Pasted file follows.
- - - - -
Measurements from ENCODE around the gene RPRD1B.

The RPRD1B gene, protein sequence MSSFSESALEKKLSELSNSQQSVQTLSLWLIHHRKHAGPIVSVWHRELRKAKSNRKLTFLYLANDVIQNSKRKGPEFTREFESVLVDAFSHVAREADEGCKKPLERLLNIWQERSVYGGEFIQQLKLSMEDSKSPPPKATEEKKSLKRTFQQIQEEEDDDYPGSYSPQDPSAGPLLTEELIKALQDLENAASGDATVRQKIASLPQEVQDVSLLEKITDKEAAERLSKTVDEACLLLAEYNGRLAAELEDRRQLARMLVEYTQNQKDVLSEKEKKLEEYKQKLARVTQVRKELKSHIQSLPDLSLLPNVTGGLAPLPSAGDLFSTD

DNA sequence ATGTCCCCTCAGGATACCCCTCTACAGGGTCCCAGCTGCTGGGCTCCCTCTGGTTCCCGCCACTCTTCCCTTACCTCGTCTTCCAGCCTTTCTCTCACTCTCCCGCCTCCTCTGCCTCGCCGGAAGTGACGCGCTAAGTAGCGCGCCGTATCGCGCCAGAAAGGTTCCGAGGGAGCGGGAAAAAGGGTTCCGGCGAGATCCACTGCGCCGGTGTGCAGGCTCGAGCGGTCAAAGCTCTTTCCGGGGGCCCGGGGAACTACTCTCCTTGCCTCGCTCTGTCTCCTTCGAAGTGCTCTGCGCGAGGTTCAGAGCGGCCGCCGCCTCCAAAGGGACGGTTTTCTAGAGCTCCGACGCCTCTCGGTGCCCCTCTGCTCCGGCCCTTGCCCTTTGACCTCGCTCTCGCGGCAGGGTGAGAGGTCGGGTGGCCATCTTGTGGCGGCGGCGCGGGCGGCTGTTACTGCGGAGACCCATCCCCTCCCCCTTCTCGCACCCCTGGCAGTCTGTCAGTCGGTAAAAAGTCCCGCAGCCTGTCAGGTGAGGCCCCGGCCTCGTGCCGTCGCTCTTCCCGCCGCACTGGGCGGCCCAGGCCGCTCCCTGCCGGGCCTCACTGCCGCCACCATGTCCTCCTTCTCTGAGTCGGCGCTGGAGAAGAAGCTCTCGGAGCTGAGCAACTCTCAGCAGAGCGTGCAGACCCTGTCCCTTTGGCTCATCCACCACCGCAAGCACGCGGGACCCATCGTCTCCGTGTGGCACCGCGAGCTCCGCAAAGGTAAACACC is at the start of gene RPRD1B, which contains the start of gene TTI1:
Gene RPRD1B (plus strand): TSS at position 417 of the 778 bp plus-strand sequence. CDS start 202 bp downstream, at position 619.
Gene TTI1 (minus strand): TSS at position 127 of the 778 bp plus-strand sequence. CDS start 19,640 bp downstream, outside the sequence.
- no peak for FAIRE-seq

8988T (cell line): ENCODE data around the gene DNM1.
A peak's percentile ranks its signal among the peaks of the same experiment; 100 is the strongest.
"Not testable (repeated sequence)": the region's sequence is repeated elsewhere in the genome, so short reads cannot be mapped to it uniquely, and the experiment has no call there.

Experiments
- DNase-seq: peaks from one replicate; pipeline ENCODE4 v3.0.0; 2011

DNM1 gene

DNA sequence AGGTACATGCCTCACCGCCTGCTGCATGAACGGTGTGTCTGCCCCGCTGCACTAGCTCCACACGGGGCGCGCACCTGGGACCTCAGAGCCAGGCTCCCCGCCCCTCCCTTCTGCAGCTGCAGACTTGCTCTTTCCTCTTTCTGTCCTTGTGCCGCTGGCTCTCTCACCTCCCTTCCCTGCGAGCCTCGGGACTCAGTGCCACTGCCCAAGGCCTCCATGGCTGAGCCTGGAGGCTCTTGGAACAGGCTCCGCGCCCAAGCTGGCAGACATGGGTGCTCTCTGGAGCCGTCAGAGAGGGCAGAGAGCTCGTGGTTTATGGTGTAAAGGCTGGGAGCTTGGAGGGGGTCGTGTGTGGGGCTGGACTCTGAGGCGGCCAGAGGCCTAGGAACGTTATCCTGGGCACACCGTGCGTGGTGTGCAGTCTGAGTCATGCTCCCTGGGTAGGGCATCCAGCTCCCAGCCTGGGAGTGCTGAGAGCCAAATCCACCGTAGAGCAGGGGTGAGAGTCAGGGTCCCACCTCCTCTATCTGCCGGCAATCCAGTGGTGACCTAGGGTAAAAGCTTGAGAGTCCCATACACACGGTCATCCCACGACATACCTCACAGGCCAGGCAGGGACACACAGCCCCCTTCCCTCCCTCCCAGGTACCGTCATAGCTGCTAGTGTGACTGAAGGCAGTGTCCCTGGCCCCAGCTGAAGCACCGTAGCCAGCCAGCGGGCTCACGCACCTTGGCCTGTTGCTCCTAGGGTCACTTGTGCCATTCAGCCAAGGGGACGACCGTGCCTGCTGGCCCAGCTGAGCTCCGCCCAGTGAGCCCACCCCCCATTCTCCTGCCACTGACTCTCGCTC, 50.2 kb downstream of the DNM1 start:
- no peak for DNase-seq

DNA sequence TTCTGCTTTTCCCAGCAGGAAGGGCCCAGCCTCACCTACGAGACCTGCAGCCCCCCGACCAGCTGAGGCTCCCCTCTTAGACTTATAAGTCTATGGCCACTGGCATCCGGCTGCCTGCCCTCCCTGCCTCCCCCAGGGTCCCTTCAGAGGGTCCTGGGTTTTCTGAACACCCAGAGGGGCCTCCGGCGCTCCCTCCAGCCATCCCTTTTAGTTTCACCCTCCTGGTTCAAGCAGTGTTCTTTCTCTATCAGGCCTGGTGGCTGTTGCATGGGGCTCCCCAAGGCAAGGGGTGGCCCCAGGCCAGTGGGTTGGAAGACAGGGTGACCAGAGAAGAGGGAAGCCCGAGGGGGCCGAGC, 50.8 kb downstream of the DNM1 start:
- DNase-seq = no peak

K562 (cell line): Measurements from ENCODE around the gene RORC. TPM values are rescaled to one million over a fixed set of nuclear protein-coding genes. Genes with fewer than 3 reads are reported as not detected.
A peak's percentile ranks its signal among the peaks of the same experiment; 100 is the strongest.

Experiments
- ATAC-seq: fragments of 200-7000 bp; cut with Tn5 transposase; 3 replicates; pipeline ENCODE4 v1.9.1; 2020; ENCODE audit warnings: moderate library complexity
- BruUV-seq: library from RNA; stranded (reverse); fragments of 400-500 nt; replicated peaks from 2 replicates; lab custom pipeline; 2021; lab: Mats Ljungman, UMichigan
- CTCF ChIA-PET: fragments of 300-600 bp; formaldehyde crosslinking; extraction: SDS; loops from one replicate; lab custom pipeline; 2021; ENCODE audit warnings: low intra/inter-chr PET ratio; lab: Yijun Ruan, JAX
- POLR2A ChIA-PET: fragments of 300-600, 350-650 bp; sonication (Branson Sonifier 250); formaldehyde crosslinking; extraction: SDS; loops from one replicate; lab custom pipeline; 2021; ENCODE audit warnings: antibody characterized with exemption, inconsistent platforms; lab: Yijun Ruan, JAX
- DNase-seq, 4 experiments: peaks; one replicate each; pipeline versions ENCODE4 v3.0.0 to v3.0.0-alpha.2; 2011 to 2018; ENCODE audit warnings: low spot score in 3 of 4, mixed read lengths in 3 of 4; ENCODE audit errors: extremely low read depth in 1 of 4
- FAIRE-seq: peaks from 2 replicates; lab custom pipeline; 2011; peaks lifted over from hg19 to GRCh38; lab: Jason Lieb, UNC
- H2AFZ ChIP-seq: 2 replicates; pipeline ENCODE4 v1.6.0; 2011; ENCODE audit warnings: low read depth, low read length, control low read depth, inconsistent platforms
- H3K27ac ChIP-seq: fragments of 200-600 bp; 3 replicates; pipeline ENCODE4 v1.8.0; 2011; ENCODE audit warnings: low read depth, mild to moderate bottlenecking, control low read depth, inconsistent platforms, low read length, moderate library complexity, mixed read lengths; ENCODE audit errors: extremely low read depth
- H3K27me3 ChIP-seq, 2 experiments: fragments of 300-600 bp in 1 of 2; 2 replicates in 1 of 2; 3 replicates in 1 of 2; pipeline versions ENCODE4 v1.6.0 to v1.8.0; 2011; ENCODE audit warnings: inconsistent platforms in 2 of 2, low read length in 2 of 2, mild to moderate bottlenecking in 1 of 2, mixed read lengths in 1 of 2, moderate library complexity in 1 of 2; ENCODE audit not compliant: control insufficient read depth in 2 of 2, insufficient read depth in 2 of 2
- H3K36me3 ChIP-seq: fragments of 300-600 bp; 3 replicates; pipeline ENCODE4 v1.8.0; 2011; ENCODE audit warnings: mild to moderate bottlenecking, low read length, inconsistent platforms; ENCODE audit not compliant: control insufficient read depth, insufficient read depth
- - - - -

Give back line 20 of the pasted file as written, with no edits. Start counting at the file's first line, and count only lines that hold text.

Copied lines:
- ATAC-seq: fragments of 200-7000 bp; cut with Tn5 transposase; 3 replicates; pipeline ENCODE4 v1.9.1; 2020; ENCODE audit warnings: moderate library complexity